The practical dispute over net neutrality continues to narrow.
One could miss the huge and steady progress being made in practically working through the many facets of the net neutrality dispute, given the headline-grabbing histrionics of net neutrality’s most ardent proponents.
Netflix’ announced a ‘paid-peering’ agreement with Comcast. This is just the latest example of how voluntary commercial negotiations, competition, and innovation are all naturally resolving issues that some want government to decide.
Originally net neutrality proponents introduced net neutrality as, “Internet freedom of speech,” “all bits are created equal,” and “no fast or slow lanes on the Internet.”
Today most understand net neutrality as users’ unfettered freedom to access the legal content and apps of their choice with no unreasonable blocking or discrimination by the Internet service provider. And the broadband industry has long been, and remains fully supportive of, protecting net neutrality and a free and open Internet.
How has the net neutrality dispute narrowed over time?
The first substantial narrowing came when the Federal Communications Commission voted unanimously in a broadband policy statement in 2005 that users had the right to access the content and apps of their choice, “subject to reasonable network management.”
The FCC recognized that reasonable network management of Internet traffic was essential to delivering reliable quality of service and to protecting users.
The agency’s decision recognized that all Internet bits did not have to be treated equally, that some needed to be reasonably managed or prioritized in order to prevent network congestion and to deliver a quality experience for Internet users.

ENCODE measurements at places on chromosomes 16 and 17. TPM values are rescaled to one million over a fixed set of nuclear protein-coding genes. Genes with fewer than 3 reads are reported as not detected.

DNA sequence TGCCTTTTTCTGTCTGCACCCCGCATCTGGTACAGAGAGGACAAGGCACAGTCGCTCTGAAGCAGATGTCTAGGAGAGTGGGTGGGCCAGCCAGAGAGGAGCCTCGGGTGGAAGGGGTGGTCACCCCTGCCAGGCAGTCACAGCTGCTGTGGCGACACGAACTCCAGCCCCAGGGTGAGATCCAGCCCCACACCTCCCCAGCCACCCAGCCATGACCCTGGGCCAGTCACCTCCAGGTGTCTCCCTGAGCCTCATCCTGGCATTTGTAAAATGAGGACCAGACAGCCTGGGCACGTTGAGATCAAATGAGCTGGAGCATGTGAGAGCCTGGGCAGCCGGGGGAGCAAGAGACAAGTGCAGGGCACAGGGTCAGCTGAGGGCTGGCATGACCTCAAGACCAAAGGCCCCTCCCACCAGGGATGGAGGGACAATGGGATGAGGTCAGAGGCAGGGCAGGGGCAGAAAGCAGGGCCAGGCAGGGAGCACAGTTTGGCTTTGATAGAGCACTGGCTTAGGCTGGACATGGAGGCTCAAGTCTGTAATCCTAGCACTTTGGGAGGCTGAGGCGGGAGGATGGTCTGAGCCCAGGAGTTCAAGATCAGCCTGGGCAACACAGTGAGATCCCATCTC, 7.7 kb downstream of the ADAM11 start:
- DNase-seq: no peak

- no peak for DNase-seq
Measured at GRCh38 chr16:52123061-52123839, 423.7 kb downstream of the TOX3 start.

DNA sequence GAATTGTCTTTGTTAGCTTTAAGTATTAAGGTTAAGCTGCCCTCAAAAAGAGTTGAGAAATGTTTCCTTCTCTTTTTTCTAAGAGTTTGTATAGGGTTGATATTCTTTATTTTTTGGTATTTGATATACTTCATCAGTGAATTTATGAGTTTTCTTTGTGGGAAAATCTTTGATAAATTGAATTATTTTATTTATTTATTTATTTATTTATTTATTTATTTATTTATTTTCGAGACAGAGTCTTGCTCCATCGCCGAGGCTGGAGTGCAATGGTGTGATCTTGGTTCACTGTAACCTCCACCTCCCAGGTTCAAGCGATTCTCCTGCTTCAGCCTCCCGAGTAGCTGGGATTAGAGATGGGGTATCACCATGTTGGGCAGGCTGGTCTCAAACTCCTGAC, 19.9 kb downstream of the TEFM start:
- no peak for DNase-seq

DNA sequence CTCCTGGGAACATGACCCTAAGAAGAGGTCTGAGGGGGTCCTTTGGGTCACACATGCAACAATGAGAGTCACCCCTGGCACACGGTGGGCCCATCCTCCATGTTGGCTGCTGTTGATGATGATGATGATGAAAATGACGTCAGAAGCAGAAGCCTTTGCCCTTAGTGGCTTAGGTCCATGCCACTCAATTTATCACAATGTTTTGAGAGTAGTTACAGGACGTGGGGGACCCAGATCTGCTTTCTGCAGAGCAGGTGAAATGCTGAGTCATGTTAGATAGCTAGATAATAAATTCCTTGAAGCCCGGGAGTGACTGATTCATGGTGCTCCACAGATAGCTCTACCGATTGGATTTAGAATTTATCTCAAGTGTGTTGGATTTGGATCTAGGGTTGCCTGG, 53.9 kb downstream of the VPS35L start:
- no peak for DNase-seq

In addition, the FCC also recognized the need for reasonable network management to mitigate spam, malware and other “unlawful” Internet traffic.
As broadband competition developed, it became clear to the FCC that different technologies and infrastructures naturally delivered different Internet speeds for users. It also became clear that Internet users did not have uniform needs, wants or means.
Thus the FCC understood that offering different Internet speeds for different prices was not discriminatory, but reasonable network management and normal market price discrimination that well served users.
The FCC also appreciated that since the Internet backbone was privatized by the National Science Foundation in 1994, there were different Internet peering tiers of service based on how much, and how balanced, one’s traffic was.